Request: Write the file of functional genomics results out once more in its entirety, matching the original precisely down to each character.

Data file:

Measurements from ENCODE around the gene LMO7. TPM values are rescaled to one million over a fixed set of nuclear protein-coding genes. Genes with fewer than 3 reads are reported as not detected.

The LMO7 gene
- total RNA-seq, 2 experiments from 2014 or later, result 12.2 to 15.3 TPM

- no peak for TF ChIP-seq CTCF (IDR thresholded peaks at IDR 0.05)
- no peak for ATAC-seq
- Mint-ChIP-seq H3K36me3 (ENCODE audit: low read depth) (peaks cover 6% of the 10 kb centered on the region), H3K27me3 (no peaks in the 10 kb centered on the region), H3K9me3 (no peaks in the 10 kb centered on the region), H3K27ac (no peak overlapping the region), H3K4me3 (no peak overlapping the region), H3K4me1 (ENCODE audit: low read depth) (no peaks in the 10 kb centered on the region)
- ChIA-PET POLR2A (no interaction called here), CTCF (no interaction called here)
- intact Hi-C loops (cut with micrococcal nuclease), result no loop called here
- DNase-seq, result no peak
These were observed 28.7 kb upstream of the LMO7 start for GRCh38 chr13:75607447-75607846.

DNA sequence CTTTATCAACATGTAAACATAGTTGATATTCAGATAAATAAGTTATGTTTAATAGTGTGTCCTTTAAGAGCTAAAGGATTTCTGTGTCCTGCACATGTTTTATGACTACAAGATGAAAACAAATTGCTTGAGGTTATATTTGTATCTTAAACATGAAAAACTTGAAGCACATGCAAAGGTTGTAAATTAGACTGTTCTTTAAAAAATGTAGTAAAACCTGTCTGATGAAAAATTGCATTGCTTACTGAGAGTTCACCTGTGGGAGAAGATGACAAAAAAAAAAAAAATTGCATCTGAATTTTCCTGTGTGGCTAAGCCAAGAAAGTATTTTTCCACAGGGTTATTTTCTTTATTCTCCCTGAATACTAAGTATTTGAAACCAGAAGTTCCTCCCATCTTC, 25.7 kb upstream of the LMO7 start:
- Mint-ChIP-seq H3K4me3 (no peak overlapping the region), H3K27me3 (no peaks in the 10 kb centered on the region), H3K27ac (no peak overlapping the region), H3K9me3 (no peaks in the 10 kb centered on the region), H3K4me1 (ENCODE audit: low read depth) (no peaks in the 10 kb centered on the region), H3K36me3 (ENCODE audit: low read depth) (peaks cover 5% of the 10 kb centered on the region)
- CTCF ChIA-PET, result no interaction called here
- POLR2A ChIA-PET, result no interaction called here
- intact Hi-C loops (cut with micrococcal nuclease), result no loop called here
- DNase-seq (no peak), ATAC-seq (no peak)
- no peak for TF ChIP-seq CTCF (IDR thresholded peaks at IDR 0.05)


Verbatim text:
Measurements from ENCODE around the gene LMO7. TPM values are rescaled to one million over a fixed set of nuclear protein-coding genes. Genes with fewer than 3 reads are reported as not detected.

The LMO7 gene
- total RNA-seq, 2 experiments from 2014 or later, result 12.2 to 15.3 TPM

- no peak for TF ChIP-seq CTCF (IDR thresholded peaks at IDR 0.05)
- no peak for ATAC-seq
- Mint-ChIP-seq H3K36me3 (ENCODE audit: low read depth) (peaks cover 6% of the 10 kb centered on the region), H3K27me3 (no peaks in the 10 kb centered on the region), H3K9me3 (no peaks in the 10 kb centered on the region), H3K27ac (no peak overlapping the region), H3K4me3 (no peak overlapping the region), H3K4me1 (ENCODE audit: low read depth) (no peaks in the 10 kb centered on the region)
- ChIA-PET POLR2A (no interaction called here), CTCF (no interaction called here)
- intact Hi-C loops (cut with micrococcal nuclease), result no loop called here
- DNase-seq, result no peak
These were observed 28.7 kb upstream of the LMO7 start for GRCh38 chr13:75607447-75607846.

DNA sequence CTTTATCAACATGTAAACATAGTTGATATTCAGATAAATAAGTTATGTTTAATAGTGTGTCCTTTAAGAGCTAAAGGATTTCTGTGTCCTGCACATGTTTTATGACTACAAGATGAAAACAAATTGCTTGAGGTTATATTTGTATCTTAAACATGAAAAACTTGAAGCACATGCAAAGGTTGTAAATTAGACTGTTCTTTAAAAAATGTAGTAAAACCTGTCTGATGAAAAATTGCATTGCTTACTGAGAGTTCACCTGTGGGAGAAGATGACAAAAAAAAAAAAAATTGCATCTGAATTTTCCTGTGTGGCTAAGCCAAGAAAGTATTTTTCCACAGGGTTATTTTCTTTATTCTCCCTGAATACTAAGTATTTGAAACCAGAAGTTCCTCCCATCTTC, 25.7 kb upstream of the LMO7 start:
- Mint-ChIP-seq H3K4me3 (no peak overlapping the region), H3K27me3 (no peaks in the 10 kb centered on the region), H3K27ac (no peak overlapping the region), H3K9me3 (no peaks in the 10 kb centered on the region), H3K4me1 (ENCODE audit: low read depth) (no peaks in the 10 kb centered on the region), H3K36me3 (ENCODE audit: low read depth) (peaks cover 5% of the 10 kb centered on the region)
- CTCF ChIA-PET, result no interaction called here
- POLR2A ChIA-PET, result no interaction called here
- intact Hi-C loops (cut with micrococcal nuclease), result no loop called here
- DNase-seq (no peak), ATAC-seq (no peak)
- no peak for TF ChIP-seq CTCF (IDR thresholded peaks at IDR 0.05)